Dictatorships: Seduced by the promise of 24-carat glamour, young Britons are signing up as superyacht crew - only to find they're stranded aboard floating tyrannies, forced to indulge the bizarre whims of monstrously spoilt owners
'Access Interdit,’ says the sign on the Quai des Milliardaires in Antibes. Behind a barrier the superyachts rise like a skyline in white and royal blue. This is the smartest address in a smart town. Riff-raff are discouraged.
Still, nobody pays much attention as I wander up to the first of these beasts, the motor yacht Katara. Owned by the Emir of Qatar, it is thought to have cost around $300 million. Crew in white shirts and khaki shorts swarm over its decks, making final preparations to the scene.
Everything is immaculate. Glasses and cutlery are laid on tables. Sun-loungers are set out on the teak transom, towels rolled in tight cylinders. On the top deck a helicopter waits. It all gleams in the sunshine.
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The promise of a peek into this rarefied kingdom is the reason thousands of young British people head to the Mediterranean to become ‘yachties’ each spring
At the end of the gangplank a steward stands with his hands behind his back. The boat is 124 metres long, he explains. He doesn’t own it himself. They are waiting for someone. He won’t tell me who. No, I can’t have a look around. That’s enough, thanks.
His tone makes it clear that he does not want scruffy tourists loitering and that he has ways of enforcing this wish.
More than any other status symbol, these boats are the ultimate projections of global hyper-wealth: floating embassies of a world that is highly visible but impossible to touch. Unless you get a job on one.
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The promise of a peek into this rarefied kingdom is the reason thousands of young British people head to the Mediterranean to become ‘yachties’ each spring.
They are motivated by the same reasons people have always gone to sea: money, adventure and escape. Depending on where you draw the line (‘super’ is generally thought to start at around 30 metres long), there are more than 5,000 superyachts in the world. The biggest need up to 70 crew.
‘I’d had enough of cutting hair,’ says Alex, 23, from Sandbanks, Dorset. ‘My step-brother came out here and paid off all his university debt. He practically begged me to come.’
She flew out in April and has just finished her first proper job — a two-and-a-half month charter.
The work, for the vast majority of men and women, mostly consists of cleaning. Men are usually deckhands, or ‘deckies’. They clean the outside of the boat. Women are stewardesses, or ‘stews’. They clean the inside.
A big yacht can take two days to clean, and it needs cleaning constantly. Toilets are cleaned with toothbrushes and cotton buds.
Many yachts are chartered out to offset the outrageous cost of maintaining them, usually considered to be about ten per cent of the build price per year.
Singer Rihanna was spotted enjoying a Mediterranean holiday with friends on this yacht (pictured above)
The rule of thumb is that they cost $1 million per metre to build or buy, and more at the top end: by this logic a 50-metre boat, far from unusual, will have cost $50 million to build and $5 million a year to run.
The charter costs reflect these figures. Roman Abramovich’s boat, Eclipse, is thought to be the priciest available to rent, at $2 million a week, or $11,900 per hour.
That’s before fuel, water, food and tips for the crew, who will cater to the guests’ every whim as the yacht hops from Sardinia to Monaco to Greece or, during the winter, the Caribbean.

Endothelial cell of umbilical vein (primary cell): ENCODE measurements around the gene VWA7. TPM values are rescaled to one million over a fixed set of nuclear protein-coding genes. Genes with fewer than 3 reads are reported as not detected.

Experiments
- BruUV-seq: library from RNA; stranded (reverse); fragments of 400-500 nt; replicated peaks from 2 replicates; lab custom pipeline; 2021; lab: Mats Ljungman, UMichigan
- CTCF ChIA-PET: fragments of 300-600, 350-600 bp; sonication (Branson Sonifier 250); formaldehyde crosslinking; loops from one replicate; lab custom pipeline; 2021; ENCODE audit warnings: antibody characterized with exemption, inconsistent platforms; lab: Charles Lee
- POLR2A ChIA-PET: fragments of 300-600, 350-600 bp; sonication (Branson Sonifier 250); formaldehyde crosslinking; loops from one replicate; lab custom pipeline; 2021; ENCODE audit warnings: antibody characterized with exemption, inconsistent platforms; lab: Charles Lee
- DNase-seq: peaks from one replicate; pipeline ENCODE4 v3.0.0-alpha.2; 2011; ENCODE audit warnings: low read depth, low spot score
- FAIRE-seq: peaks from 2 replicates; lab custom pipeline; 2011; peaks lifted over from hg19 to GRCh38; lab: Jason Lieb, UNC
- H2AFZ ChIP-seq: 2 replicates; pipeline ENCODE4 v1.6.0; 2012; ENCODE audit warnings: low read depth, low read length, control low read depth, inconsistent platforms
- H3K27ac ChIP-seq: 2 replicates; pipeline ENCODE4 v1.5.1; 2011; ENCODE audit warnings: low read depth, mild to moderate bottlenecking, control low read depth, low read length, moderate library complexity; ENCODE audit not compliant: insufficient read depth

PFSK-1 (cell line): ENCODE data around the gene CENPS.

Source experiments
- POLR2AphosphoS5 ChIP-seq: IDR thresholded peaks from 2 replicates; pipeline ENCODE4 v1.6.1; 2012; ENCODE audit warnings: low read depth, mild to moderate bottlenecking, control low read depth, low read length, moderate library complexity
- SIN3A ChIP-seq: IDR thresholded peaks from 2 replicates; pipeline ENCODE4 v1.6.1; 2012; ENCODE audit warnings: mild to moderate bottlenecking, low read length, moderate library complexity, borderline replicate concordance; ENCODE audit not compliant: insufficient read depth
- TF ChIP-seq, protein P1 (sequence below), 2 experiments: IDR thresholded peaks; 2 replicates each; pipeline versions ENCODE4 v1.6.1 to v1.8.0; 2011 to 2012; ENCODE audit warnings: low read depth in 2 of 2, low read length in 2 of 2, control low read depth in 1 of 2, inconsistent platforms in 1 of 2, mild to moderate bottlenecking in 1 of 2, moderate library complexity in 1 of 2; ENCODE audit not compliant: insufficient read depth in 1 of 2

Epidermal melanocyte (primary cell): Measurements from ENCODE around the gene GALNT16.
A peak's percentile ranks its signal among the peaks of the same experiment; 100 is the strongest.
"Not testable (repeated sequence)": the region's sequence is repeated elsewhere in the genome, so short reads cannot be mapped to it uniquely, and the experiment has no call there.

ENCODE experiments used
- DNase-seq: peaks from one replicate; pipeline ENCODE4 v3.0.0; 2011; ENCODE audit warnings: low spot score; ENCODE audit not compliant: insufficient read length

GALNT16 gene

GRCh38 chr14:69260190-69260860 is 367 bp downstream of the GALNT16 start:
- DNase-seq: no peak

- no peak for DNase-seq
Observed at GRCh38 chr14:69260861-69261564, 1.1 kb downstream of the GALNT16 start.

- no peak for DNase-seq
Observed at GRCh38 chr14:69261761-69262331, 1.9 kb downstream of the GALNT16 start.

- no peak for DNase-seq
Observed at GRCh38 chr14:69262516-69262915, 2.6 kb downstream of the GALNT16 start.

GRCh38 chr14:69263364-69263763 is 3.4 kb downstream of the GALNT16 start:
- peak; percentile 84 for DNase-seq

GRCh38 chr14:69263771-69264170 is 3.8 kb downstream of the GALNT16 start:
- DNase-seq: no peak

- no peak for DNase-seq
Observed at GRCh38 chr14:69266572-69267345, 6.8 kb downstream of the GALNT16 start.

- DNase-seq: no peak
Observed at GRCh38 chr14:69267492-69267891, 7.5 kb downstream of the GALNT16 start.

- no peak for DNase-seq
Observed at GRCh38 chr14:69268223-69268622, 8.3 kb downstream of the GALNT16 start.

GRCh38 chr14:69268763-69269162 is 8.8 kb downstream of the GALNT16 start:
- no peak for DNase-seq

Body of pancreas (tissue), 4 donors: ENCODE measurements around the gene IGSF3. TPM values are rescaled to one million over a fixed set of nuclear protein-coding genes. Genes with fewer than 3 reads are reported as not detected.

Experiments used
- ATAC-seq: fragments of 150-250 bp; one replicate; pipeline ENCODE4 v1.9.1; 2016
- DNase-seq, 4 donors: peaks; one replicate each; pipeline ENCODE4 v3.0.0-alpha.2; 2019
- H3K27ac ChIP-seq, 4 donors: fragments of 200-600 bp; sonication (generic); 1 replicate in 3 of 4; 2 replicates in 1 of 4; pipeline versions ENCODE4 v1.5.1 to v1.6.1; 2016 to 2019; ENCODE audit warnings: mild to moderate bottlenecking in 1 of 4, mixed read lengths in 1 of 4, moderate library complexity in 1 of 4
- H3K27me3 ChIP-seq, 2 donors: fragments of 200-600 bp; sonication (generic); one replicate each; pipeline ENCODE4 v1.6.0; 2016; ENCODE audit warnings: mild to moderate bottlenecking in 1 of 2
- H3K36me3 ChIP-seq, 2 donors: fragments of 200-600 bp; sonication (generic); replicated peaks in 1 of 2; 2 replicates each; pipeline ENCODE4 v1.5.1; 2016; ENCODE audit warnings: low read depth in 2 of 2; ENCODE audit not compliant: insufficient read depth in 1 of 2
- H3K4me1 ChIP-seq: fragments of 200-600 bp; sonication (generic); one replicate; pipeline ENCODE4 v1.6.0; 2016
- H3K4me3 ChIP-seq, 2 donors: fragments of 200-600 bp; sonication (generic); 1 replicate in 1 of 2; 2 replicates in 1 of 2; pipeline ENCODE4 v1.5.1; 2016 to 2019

They are the perfect tonic for the people prepared to blow millions on a holiday: think Jay-Z, Leonardo DiCaprio, Simon Cowell, and untold numbers of investment bankers.
For yachties, these charters are the goal. They range from a couple of days to several weeks and pay starts at €2,000 a month. Crew live onboard and all food is provided. With no expenses, savings quickly add up, especially when supplemented by tips. The rule of thumb is €1,000 per crew member per week, but it can be €5,000 or higher.
‘You earn every cent,’ says Lizzie Irving. ‘I found it unbelievably tough. You work hard and play hard.’
Originally from Scotland, Lizzie moved to France after university. She worked on the boats for a year before moving on to land, where she is sales manager for Bluewater, a crew-services provider. They have more than 52,000 people on their books, including 11,000 Britons, for every position from captains to chefs.
Simon Cowell did his Ice Bucket challenge with girlfriend Lauren Silverman on his luxury yacht
Simon giggles as Lauren soaks him for his Ice Bucket Challenge
‘Each boat is different,’ she says. ‘Some captains want career-minded grafters, others want a more relaxed vibe. Outsiders don’t really appreciate the hard work that goes into it.
‘If you are a steward you have to know how to serve every different nationality and religion. You could have Russian or Arab guests, Jewish or Muslim or Christian. I had to serve royalty. You might have three lactose-intolerant guests, two gluten-free and three children.
‘They might want fillet steak when you are 300 miles from shore. You have to be ready for everything. It’s not acceptable not to know what to do.’
Furthermore, compared with the five-star hotel standard of the guest state-rooms, the crew accommodation is usually cramped and shared. Crew will wake up to serve breakfast and then stay until the last guest has gone to bed, meaning days can be up to 20 hours. There are no weekends at sea.
On superyachts the owner is God, followed quickly by the captain and the guests. Owners range from the friendly to the downright tyrannical.
‘On my first job the owner arrived in the night,’ says Sarah, a woman in her 30s with more than a decade’s experience in the industry.
‘We were all lined up on the deck ready to greet him and his wife. The wife went down the line shaking everyone’s hands. When she got to me she said: “Oh, another new one.”
‘She lifted her shoes up to my face. “Clean my shoes,” she said. I was ready to quit there and then.